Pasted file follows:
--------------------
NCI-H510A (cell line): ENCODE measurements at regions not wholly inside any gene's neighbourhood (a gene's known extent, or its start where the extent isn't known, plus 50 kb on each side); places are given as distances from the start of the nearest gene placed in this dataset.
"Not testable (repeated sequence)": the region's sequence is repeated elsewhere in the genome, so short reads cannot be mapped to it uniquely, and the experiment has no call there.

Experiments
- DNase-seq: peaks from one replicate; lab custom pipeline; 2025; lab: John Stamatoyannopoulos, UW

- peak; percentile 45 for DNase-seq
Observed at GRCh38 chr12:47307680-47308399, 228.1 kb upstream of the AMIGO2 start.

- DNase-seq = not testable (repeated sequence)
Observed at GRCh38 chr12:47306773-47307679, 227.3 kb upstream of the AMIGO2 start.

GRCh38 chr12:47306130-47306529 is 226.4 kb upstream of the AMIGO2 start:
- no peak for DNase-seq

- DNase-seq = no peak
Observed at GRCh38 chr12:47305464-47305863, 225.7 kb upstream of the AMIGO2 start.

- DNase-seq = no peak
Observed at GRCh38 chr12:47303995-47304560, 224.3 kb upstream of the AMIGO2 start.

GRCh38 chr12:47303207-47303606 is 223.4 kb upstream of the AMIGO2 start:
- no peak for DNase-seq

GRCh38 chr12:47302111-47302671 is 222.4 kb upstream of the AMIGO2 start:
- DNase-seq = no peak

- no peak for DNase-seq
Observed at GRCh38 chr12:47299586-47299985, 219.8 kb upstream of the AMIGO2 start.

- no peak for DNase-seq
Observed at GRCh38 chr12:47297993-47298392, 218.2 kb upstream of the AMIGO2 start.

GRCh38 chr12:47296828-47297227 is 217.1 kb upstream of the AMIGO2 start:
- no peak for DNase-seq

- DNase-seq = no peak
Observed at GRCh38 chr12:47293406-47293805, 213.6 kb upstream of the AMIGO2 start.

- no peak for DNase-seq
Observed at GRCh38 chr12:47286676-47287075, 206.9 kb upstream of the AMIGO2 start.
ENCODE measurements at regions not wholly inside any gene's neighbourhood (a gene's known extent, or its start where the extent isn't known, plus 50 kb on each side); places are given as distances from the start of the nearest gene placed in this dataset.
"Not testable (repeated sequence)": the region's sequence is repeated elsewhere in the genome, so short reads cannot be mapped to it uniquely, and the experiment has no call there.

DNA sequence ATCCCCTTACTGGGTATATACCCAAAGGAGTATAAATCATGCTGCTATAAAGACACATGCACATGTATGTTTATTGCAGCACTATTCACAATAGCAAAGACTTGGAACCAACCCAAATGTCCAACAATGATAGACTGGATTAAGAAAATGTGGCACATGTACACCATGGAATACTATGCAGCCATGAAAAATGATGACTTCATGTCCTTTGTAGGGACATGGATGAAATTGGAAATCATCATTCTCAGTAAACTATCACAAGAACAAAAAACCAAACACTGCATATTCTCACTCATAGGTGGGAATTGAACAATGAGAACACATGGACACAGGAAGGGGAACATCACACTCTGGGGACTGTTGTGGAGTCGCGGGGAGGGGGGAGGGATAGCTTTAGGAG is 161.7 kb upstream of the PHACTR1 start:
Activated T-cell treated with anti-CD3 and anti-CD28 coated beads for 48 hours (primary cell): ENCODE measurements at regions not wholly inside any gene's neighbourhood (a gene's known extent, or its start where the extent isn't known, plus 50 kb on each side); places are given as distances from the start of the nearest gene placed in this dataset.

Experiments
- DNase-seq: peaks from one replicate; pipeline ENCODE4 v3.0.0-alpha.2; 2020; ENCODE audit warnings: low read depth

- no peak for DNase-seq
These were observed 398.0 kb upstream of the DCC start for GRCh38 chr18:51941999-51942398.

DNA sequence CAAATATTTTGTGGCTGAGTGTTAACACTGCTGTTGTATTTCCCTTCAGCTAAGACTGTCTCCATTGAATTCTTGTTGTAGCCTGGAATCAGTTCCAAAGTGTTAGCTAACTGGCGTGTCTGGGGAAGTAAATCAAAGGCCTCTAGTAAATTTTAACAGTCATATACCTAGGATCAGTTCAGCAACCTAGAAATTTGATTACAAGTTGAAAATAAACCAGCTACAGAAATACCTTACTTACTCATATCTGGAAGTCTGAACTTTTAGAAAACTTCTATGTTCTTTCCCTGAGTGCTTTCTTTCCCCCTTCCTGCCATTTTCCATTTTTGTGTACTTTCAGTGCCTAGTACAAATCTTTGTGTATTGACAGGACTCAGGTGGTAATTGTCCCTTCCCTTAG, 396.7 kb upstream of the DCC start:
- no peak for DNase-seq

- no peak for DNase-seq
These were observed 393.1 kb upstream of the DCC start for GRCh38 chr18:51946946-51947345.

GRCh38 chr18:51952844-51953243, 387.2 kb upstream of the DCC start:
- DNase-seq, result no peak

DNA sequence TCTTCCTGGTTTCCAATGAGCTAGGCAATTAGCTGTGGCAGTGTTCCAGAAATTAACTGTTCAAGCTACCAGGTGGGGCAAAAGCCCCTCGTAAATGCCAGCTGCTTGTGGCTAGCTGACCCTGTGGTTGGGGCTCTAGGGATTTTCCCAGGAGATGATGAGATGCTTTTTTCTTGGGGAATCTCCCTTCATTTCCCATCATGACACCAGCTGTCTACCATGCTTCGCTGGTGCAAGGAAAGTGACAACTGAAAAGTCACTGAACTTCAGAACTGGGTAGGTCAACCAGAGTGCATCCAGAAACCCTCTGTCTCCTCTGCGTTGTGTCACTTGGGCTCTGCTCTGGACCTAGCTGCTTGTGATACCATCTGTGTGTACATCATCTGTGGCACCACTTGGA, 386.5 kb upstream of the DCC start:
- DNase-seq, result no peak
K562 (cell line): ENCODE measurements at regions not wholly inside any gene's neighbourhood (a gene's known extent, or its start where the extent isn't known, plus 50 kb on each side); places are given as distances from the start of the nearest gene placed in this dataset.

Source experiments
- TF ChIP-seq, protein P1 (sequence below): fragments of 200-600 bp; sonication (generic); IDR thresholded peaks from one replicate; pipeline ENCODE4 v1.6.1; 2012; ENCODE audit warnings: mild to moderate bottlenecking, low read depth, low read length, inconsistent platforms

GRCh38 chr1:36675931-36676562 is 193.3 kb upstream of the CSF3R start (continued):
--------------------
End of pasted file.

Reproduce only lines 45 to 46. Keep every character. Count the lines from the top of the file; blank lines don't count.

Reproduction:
K562 (cell line): ENCODE measurements at regions not wholly inside any gene's neighbourhood (a gene's known extent, or its start where the extent isn't known, plus 50 kb on each side); places are given as distances from the start of the nearest gene placed in this dataset.

Source experiments